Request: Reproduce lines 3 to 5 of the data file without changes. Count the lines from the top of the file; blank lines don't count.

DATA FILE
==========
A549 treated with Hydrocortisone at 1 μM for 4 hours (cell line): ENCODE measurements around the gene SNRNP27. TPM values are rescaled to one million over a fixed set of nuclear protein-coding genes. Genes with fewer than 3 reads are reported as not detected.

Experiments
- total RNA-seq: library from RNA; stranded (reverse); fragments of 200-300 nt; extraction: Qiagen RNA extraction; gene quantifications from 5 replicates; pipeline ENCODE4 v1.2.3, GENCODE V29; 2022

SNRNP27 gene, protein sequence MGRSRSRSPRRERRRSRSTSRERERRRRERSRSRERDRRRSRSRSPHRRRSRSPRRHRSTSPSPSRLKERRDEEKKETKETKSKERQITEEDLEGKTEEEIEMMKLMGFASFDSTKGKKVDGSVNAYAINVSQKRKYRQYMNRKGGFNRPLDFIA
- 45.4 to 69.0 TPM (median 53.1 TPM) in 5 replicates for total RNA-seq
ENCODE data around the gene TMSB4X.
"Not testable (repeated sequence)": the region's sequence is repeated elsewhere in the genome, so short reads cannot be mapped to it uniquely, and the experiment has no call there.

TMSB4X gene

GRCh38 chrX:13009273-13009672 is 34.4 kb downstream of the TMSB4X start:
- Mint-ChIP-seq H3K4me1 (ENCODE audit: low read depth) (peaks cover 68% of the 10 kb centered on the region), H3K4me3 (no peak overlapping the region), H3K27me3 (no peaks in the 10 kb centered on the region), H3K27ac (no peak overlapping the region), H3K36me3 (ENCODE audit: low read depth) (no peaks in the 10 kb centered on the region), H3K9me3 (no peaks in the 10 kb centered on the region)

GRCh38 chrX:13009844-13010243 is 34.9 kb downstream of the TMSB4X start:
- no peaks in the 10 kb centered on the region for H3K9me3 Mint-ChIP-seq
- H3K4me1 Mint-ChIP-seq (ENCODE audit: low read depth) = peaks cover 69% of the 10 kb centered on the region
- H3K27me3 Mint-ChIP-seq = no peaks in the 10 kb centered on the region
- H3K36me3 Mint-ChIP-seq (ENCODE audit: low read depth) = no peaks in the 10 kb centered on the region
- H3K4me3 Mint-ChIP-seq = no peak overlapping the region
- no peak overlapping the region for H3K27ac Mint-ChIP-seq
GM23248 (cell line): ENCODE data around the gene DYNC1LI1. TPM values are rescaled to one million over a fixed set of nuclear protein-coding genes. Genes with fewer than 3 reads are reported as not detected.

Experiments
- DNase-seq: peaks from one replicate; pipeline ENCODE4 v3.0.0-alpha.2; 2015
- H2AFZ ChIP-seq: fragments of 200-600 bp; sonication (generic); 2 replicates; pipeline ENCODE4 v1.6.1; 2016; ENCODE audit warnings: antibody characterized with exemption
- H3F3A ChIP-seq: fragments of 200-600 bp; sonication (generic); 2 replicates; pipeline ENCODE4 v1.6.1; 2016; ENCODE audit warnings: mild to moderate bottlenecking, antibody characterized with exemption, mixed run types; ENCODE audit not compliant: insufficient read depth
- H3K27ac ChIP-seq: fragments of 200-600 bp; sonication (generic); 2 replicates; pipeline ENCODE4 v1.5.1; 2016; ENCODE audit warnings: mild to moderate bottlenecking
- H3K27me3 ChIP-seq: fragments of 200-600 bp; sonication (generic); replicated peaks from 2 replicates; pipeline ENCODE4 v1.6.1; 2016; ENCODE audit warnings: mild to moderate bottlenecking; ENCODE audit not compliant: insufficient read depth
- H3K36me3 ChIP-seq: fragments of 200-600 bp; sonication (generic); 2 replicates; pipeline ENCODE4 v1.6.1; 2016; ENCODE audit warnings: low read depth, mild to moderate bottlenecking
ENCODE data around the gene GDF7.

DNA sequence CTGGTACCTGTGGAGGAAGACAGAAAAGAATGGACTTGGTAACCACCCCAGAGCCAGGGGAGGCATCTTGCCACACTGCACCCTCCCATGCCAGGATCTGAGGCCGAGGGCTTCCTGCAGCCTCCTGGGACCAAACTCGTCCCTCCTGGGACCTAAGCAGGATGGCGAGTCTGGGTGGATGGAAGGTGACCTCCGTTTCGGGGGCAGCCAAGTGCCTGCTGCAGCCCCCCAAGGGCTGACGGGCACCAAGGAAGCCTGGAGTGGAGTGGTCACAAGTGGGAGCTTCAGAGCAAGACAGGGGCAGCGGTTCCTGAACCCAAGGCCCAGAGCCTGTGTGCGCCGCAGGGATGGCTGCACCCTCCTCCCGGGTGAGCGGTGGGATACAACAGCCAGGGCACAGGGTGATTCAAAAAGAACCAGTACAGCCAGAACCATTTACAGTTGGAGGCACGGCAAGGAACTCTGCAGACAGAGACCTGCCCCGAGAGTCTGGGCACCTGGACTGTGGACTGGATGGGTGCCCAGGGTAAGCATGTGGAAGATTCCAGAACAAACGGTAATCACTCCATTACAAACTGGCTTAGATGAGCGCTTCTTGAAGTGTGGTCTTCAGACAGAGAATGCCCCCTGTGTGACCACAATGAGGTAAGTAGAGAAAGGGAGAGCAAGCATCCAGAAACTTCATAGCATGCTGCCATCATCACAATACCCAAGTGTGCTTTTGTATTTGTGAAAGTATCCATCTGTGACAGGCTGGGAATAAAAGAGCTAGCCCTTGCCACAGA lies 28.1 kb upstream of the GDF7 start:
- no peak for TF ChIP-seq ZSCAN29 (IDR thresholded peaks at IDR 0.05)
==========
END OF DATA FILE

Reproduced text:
- total RNA-seq: library from RNA; stranded (reverse); fragments of 200-300 nt; extraction: Qiagen RNA extraction; gene quantifications from 5 replicates; pipeline ENCODE4 v1.2.3, GENCODE V29; 2022

SNRNP27 gene, protein sequence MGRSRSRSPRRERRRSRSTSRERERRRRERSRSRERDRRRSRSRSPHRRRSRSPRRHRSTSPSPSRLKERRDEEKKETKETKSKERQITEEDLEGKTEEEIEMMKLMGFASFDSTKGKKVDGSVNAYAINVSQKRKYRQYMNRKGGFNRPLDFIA
- 45.4 to 69.0 TPM (median 53.1 TPM) in 5 replicates for total RNA-seq